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  • Otis Books is pleased to publish Tim Erickson’s debut collection of poetry, Egopolis, a textual journey through destruction, resistance, city, and the Ego, from ancient times to the present day. Erickson’s work has appeared in the Chicago Review, Western Humanities Review, and the Salt Anthology of New Writing. He lives in Salt Lake City.

  • Otis Graduate Writing students will read from their works-in-progress.

  • David Treuer is an Ojibwe Indian from Leech Lake Reservation in northern Minnesota and currently teaches at USC. He is the author of the novels Little, The Hiawatha, The Translation of Dr. Apelles, named a Best Book of the Year by the Washington Post, as well as a critical work, Native American Fiction: A User's Manual. In 2012, he published another nonfiction work, Rez Life.

  • Angela Flournoy’s first novel The Turner House was a Barnes & Noble Discover Great New Writers selection. Her fiction has appeared in The Paris Review, and she has written for The New Republic, The Los Angeles Review of Books and elsewhere. Flournoy has taught at the University of Iowa and Trinity Washington University. She lives in Los Angeles.

  • Susan Choi’s first novel, The Foreign Student, won the Asian-American Literary Award for fiction, and her second novel, American Woman, was a finalist for the 2004 Pulitzer Prize. Her most recent novel, A Person of Interest, was a finalist for the 2009 PEN/Faulkner Award. With David Remnick she co-edited the anthology Wonderful Town: New York Stories from The New Yorker. A recipient of fellowships from the NEA and the Guggenheim Foundation, and in 2010, the inaugural winner of the PEN/W.G. Sebald Award, Choi lives in Brooklyn.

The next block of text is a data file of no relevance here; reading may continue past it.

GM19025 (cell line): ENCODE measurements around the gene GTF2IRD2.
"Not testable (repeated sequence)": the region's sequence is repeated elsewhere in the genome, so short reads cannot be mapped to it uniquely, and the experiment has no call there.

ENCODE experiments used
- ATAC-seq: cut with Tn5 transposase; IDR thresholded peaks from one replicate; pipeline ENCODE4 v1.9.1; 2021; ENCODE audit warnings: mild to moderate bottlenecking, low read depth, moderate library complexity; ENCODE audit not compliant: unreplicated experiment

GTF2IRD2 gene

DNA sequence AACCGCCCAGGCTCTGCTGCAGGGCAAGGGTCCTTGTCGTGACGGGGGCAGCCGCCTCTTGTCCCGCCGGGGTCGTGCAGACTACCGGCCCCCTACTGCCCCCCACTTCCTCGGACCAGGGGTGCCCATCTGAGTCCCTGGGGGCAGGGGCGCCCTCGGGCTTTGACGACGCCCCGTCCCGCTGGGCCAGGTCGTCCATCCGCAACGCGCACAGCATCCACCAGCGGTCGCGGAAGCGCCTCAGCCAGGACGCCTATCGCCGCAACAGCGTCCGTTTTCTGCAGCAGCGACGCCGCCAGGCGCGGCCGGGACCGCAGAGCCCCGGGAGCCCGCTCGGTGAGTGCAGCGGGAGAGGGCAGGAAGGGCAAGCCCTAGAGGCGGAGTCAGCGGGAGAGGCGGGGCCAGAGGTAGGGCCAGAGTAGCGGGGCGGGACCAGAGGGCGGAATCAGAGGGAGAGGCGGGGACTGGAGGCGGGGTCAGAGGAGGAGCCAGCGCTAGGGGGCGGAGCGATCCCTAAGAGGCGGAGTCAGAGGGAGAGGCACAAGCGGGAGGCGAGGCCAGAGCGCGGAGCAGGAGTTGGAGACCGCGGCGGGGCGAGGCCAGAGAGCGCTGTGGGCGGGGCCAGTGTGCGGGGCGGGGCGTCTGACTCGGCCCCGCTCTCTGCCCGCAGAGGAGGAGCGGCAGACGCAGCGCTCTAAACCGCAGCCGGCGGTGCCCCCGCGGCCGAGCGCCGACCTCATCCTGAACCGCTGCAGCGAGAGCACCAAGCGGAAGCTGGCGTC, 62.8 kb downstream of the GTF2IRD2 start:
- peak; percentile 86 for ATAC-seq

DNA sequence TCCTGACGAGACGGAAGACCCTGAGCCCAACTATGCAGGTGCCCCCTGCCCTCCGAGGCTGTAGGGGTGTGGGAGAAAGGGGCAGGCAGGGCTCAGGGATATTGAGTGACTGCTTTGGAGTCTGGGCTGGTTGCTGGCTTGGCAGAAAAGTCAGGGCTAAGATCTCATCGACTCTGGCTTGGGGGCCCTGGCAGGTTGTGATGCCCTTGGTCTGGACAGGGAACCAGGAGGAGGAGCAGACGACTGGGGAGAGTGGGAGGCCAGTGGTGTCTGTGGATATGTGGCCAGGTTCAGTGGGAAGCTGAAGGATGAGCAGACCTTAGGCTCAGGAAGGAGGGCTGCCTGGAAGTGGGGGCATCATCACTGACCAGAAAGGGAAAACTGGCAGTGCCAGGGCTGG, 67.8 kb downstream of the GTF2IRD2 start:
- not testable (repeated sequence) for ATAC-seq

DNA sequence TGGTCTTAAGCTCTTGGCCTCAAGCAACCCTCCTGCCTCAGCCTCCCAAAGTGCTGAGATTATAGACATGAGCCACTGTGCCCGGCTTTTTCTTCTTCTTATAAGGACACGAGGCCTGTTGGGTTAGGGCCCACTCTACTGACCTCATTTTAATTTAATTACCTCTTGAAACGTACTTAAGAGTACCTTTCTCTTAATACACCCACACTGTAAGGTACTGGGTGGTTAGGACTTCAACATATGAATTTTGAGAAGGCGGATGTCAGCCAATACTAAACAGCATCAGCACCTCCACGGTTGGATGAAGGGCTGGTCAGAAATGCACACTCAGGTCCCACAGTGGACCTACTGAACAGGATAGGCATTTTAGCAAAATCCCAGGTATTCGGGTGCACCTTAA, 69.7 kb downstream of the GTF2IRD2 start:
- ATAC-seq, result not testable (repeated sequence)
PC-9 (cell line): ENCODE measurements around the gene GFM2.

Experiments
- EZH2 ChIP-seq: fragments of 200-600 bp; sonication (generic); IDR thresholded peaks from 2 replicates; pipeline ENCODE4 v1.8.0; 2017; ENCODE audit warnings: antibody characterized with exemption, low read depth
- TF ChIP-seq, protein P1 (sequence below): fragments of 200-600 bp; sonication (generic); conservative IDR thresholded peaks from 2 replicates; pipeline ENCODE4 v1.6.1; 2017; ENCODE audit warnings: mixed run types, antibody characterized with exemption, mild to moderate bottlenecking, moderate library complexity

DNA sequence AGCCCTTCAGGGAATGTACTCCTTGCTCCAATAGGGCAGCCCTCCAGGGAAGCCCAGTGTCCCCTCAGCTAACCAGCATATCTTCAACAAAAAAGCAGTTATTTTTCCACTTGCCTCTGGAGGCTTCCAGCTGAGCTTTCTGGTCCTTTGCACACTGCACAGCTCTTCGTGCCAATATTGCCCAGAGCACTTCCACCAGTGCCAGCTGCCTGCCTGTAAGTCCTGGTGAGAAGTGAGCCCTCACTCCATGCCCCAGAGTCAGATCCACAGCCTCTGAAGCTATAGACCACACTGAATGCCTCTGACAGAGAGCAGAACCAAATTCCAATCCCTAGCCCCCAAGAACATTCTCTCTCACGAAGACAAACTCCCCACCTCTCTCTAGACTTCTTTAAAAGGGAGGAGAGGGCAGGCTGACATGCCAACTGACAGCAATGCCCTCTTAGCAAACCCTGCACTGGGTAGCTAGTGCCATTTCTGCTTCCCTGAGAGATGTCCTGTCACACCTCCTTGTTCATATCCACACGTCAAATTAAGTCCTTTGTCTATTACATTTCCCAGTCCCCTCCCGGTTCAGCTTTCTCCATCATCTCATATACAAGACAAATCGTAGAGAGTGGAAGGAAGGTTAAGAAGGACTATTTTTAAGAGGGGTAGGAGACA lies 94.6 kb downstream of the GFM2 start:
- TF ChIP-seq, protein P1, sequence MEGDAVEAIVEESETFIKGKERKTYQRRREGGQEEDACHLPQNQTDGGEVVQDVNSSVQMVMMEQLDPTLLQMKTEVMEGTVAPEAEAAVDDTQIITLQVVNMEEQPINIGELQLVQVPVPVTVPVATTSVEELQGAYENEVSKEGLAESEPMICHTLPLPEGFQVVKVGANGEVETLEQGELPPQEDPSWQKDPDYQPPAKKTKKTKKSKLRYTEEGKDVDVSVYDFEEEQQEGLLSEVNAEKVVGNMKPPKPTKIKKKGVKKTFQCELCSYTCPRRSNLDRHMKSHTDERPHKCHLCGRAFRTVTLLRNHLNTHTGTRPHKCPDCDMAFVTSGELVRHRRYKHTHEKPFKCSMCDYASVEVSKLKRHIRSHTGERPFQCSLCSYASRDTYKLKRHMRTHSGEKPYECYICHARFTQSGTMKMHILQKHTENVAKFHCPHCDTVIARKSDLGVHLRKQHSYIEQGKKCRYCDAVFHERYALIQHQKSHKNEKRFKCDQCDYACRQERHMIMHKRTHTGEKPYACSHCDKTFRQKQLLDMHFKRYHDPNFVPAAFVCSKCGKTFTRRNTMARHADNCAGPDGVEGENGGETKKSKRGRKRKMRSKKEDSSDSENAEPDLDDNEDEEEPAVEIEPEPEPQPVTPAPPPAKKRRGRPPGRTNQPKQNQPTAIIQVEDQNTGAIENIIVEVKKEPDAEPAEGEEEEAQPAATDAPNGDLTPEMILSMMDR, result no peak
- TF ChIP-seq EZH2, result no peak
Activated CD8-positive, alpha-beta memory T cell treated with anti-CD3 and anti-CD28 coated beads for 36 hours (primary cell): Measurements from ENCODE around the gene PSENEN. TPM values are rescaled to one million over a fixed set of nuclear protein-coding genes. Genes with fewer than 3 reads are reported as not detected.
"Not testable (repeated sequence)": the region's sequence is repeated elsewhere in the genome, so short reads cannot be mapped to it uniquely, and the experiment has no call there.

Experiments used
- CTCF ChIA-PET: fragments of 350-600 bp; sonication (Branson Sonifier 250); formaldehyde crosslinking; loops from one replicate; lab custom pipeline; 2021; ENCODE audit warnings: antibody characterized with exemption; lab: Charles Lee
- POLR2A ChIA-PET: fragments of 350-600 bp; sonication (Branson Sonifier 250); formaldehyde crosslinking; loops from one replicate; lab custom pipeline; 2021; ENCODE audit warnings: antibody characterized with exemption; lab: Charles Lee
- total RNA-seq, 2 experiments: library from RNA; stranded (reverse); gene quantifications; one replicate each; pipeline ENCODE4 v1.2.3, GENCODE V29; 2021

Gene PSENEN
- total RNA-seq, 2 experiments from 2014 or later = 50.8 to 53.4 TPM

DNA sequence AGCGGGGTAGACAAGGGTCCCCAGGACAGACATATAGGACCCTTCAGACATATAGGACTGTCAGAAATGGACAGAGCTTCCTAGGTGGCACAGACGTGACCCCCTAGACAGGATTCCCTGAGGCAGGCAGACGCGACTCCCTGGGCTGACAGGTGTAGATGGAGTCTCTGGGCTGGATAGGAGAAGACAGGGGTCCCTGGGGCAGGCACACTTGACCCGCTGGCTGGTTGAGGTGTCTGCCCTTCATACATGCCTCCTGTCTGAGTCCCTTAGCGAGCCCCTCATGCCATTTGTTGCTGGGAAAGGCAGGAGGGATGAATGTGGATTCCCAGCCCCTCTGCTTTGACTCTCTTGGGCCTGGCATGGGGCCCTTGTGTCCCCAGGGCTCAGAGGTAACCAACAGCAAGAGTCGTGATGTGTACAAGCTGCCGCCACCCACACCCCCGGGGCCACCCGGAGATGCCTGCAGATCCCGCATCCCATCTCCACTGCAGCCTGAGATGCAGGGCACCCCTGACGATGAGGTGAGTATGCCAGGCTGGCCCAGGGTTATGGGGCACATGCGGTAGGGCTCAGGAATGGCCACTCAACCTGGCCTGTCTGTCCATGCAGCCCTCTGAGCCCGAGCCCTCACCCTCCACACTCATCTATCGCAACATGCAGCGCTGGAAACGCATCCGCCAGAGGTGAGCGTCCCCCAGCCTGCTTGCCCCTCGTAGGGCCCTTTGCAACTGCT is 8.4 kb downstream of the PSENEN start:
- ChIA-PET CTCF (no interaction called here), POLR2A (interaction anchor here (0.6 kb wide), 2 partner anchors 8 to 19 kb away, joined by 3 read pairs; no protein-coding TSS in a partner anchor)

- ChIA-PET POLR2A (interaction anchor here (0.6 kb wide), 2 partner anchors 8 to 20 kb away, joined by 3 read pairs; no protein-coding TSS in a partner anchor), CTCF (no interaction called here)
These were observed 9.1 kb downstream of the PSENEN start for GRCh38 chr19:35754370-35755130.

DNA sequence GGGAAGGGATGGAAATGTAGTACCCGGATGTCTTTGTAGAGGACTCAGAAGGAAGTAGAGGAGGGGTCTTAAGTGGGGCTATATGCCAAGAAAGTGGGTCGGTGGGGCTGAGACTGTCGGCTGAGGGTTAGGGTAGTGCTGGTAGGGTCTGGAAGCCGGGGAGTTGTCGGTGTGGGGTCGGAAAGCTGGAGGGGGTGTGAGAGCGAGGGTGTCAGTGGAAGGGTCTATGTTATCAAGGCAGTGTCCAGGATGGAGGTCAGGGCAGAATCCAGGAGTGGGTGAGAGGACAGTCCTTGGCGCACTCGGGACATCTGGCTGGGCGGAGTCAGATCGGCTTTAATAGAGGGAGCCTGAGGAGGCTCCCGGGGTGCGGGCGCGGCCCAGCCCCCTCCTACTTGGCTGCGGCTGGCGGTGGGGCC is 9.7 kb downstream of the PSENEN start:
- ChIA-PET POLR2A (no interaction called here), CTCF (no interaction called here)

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Ray DiPalma, The Ancient Use of Stone: Journals and Daybooks, 1998–2008

 

There’s nothing here to be measured
– simply take your share. Pensa, lettor.
The rift in perspective – a record of intuitive endeavors
serendipitous at the graft – limned by the eye.
Blood on the chain, a form of motion
written in black and blue, the body means to go back.
Verticals stagger and extend the spiral
– resisting the pull of gravity, slicing
a disputed form into gestures. Said
– to be – said to be, seen. Said to be.
Argot, hieroglyphics, and the play of appearances,
micromass of all sorts. Tilt of lens,
shape and angle of mirror, light caught in the bevel
from the torch of Phlegyas. Prenda, lettor.

Born in New Kensington, Pennsylvania in 1943, Ray DiPalma received his BA from Duquesne University and his MFA from the University of Iowa. From 1968–1975 he taught poetry at Bowling Green University and moved to New York in 1975. Author of more than forty books of poetry, DiPalma has also published many editions of visual work, including one-of-a-kind artist’s books, sound texts, collages and prints. Among his earlier published collections are January Zero (1984), Raik (1989), Numbers and Tempers (1993), Hôtel des ruines (1993), Provocations (1994), Le tombeau de Reverdy (1998), Letters (1998) and Gnossiennes (2005). His most recent books include L’Usage ancien de la pierre (Editions Greges, 2007), Quatre poèmes (Editions Comp’Act, 2006; both translated by Vincent Dussol), and Caper (with Paul Vangelisti; ML & NLF, Piacenza, 2006). He lives in New York City and teaches at the School of Visual Arts.

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  • ISBN: 978-0-9796177-5-1
  • Price:$14.95
  • Published 2009
  • 213 pages

Buy The Ancient Use of Stone: Journals and Daybooks, 1998–2008